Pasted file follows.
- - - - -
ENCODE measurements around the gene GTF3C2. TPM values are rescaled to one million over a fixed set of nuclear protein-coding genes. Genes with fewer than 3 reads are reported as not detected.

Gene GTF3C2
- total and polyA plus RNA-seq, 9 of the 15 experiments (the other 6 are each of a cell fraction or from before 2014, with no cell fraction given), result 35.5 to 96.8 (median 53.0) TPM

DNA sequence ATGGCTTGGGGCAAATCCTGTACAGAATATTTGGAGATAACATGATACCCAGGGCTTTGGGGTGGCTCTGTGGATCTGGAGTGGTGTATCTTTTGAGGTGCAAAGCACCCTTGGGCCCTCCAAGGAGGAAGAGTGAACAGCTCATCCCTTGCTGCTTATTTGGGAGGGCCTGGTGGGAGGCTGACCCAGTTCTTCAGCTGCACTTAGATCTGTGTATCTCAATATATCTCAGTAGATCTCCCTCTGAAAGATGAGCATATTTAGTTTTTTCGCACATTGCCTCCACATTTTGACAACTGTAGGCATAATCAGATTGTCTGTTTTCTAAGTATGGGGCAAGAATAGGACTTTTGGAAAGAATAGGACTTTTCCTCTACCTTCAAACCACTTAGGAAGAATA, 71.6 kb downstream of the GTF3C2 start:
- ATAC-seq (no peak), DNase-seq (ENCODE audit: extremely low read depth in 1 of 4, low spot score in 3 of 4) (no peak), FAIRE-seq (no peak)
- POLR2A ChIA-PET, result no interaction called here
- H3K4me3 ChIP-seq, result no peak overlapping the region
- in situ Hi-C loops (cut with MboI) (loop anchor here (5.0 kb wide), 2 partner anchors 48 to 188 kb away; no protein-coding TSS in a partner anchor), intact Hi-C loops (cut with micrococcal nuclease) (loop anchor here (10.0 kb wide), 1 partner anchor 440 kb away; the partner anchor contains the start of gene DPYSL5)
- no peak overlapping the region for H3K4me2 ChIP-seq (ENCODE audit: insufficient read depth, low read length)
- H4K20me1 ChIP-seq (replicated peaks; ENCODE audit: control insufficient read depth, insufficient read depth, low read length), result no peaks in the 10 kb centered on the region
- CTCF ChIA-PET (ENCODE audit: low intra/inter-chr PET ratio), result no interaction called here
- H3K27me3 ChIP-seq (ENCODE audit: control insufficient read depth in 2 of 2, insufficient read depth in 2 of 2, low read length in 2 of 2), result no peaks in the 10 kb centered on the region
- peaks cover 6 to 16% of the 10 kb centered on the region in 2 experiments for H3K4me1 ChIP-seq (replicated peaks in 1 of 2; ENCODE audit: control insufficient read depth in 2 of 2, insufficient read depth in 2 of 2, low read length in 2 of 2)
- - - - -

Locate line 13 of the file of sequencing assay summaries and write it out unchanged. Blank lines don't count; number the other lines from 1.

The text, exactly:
- peaks cover 6 to 16% of the 10 kb centered on the region in 2 experiments for H3K4me1 ChIP-seq (replicated peaks in 1 of 2; ENCODE audit: control insufficient read depth in 2 of 2, insufficient read depth in 2 of 2, low read length in 2 of 2)